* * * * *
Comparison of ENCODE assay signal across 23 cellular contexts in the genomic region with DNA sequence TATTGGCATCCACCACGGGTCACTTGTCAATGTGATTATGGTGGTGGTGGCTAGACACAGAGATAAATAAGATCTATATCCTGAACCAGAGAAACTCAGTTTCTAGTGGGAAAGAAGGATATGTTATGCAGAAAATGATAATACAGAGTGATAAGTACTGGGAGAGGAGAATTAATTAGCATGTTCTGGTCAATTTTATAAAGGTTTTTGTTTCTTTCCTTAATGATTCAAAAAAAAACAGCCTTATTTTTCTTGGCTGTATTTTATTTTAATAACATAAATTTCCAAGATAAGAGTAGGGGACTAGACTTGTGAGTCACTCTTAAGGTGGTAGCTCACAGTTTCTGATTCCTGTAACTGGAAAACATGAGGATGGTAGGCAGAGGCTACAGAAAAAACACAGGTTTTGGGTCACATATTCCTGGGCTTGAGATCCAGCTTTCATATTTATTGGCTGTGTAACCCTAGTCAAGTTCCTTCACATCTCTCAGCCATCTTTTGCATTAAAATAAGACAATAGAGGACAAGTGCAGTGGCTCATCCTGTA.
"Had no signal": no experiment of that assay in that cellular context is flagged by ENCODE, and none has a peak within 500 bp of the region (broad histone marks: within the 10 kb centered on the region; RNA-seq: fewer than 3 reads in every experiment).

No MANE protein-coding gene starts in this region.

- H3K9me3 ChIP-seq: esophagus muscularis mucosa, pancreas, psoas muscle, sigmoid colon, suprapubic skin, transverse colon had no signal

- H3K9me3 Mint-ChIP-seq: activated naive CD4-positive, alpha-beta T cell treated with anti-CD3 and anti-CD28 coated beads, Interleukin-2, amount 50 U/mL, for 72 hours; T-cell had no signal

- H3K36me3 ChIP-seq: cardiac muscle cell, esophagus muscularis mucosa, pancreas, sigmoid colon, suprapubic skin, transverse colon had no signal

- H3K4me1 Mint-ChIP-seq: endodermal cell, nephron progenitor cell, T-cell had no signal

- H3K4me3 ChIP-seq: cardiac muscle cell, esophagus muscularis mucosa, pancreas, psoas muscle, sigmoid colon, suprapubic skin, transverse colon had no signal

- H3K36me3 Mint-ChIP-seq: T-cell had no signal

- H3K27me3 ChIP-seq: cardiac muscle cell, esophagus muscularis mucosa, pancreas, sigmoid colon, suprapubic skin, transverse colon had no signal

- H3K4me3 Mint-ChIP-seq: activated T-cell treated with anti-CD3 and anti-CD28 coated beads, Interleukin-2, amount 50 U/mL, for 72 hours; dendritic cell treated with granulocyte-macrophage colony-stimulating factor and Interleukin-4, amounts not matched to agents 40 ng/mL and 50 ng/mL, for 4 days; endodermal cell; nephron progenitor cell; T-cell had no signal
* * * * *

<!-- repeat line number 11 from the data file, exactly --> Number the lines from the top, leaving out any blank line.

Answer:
- H3K4me3 Mint-ChIP-seq: activated T-cell treated with anti-CD3 and anti-CD28 coated beads, Interleukin-2, amount 50 U/mL, for 72 hours; dendritic cell treated with granulocyte-macrophage colony-stimulating factor and Interleukin-4, amounts not matched to agents 40 ng/mL and 50 ng/mL, for 4 days; endodermal cell; nephron progenitor cell; T-cell had no signal